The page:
Biologist Dominique Watts began collecting bees in 2011. No inventory has ever been done of
pollinators on the Alaska Peninsula and he needs help collecting more samples
from a wider range of locations.
Dom tried a
variety of collection methods, recruiting assistance from other staff members
and volunteers. He preserved the
specimens in 100% ethanol and sent them to his partners in the US Department of
Agriculture’s Bee Biology and Systematics Laboratory. James Strange is conducting DNA research on
bumblebees for the USDA. Using DNA
analysis and microscopic identification methods, he has verified 9 species of
bumblebees so far in Dom’s specimens.
Samples of bee
species were taken opportunistically in 2011, piggybacking on other projects. This will continue.
anyone throughout the Alaska Peninsula to send or bring him samples of bees or
wasps. He recommends putting them into a
freezer for a few hours to kill them.
The bee can then be brought to the refuge office or sent to Dom. He can
also supply people with collection kits. Call our office to learn more:
Dom Watts is conducting a study of wolves and other carnivores on the Alaska
Peninsula by collecting their whiskers.
Hair and whiskers
are built with molecules taken from the food an animal eats. Carbon, nitrogen,
and other atoms are part of the structure. Each atom contains electrons,
protons, and neutrons; but atoms are not all alike. Atoms of the same type
might have different numbers of neutrons, which give them different weights. Carbon
atoms, for instance, might have 13 neutrons or they might have 12. Different
weights of atoms are called “isotopes.”
caribou and moose, which eat different kinds of plants, differ a little in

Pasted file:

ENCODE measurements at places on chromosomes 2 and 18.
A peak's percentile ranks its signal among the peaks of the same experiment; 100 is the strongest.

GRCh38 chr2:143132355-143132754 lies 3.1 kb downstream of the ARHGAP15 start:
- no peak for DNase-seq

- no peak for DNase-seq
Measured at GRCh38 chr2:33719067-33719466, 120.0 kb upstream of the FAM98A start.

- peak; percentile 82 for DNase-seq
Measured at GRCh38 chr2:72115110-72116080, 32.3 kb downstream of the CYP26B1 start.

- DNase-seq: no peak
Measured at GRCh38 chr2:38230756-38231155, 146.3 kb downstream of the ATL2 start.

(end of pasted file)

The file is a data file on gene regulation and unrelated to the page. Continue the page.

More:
their isotopic signatures. Wolves eat different kinds of foods throughout the
year. They may eat salmon, which have a very different isotopic signature from
land animals. A wolf that eats salmon will have a different ratio of stable
isotopes found in its body compared with the one that eats mostly caribou or
bones, skin, blood – every part of its body – contains this isotopic record. Hair
and whiskers can be easily collected and stored for analysis. Another advantage
of hair is that its isotopes are laid down in a time line, with the oldest part
of the hair at the tip. Even hair and whiskers from tanned hides can be used
for isotopic analysis. Dom encourages hunters to send in samples of hair and
whiskers from all carnivores, cut as close to the skin as possible, whether
newly harvested or from much older hides.
If you enjoy
watching birds, join citizen science efforts to gather information about them.
Every year, the Christmas Bird Count in December and the International
Migratory Bird Day in May are times when people gather together to count
species and numbers of birds. This data helps reveal trends and changes in bird
populations throughout North America. Wildlife Biologist Susan Savage organizes
efforts in King Salmon and Naknek. Contact her for details: 907-246-3339.
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Many of the salmon from the world’s most valuable sockeye salmon fishery (Bristol Bay) spawn in the streams that originate on Refuge lands.